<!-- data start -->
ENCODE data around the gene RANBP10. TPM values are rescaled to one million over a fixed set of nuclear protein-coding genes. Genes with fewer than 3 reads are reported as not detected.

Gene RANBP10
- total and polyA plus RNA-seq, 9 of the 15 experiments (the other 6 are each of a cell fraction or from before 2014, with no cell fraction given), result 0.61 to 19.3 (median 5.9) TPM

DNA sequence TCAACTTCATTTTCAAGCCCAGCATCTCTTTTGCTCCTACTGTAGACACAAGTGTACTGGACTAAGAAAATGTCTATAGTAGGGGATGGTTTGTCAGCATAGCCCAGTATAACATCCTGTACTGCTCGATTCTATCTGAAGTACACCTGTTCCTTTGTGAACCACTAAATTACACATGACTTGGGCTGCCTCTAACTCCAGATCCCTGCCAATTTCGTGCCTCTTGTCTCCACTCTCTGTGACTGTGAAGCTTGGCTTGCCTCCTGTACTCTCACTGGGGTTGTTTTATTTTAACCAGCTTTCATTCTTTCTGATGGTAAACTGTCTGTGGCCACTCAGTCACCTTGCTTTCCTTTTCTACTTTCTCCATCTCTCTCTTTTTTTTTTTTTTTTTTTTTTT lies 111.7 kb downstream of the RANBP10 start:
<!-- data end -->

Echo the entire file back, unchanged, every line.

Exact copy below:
ENCODE data around the gene RANBP10. TPM values are rescaled to one million over a fixed set of nuclear protein-coding genes. Genes with fewer than 3 reads are reported as not detected.

Gene RANBP10
- total and polyA plus RNA-seq, 9 of the 15 experiments (the other 6 are each of a cell fraction or from before 2014, with no cell fraction given), result 0.61 to 19.3 (median 5.9) TPM

DNA sequence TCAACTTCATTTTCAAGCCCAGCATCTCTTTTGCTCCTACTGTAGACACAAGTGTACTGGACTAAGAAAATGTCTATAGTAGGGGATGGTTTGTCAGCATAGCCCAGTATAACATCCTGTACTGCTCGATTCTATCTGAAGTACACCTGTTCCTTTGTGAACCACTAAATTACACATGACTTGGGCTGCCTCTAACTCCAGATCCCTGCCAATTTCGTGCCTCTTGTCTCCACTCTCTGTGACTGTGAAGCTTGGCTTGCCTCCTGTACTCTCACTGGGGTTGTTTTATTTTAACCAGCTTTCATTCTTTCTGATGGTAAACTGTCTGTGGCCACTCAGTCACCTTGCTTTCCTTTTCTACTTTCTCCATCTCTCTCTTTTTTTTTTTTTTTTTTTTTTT lies 111.7 kb downstream of the RANBP10 start: